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Art Therapy 101
There is a certain fascination I have always held for psycho-logical
evaluation, therapy, and analysis -- like so many unopened packages under
a Christmas tree -- revealing mysteries and unlocking doors with hidden
keys, doors heretofore sealed tight.
Such was my attitude as a young, enthusiastic kindergarten grade
teacher who approached the needs of each child in my first year classroom
with only the most sincere effort and devotion. This first year of
teaching I was especially worried about a quiet, frightened little guy
named Norman who kept to himself and shared nothing from his heart. He
had been hurt deeply by people who were supposed to care for him, and
now, as expected, he had difficulty trusting. I watched him closely for
clues that might help me understand his secrets, and thereby find a way
to heal his hurts. I was confident that Norman and I were doing well as
student and teacher, and that I could help him find his way in the safe
environment of our classroom.
One winter afternoon my class was drawing free-style and coloring with
brand new crayons, a relaxed favorite activity. Each table of six
children had a big box filled with crayons to share. Norman scribbled
absently across his paper. When I looked down at his work, my heart
nearly stopped. He was scratcing out abstract shapes and lines with
black, brown, and dark green. My mind began working on what this drawing
might reveal about Norman's secrets and how I might analyze the colors,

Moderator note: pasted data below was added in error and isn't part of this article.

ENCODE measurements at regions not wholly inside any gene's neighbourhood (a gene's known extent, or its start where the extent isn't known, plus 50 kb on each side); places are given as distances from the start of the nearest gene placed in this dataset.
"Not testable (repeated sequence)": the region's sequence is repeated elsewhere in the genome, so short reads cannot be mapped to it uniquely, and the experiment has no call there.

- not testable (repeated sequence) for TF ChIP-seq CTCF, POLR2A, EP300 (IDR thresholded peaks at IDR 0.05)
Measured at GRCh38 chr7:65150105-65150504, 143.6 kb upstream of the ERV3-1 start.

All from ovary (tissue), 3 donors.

the shapes, the mysteries of this small boy's drawing. The lines were
jagged and ominous. Deep in the center of the drawing was a small yellow
circle. It was clear that this drawing held a key to Norman's deepest,
darkest mysteries and his eventual psychological healing.
"Norman," I said cautiously, "I notice that you have used a
combination of dark colors. Can you tell me about your drawing?" (I had
learned in college that this was the appropriate type of wording one uses
with children when trying to draw out their honest, heartfelt impressions
without adult interference. I felt good that I had remembered this
approach and anxiously anticipated his reply.)
Norman looked up at me with a somewhat troubled expression in his
eyes, and then proceeded to fill me in on his feelings about his art work.
"Well, you see," he began, "all the pretty colors were being used.
These gunky ones were all that were left in the box. So, I just colored
with them. I really wanted to draw a red house with a cat on the roof,
like at my gramma's."
"Oh," I said. "Let me bring you some more crayons, then."
So much for analyzing this particular piece of art! I learned one of
my first lessons that day.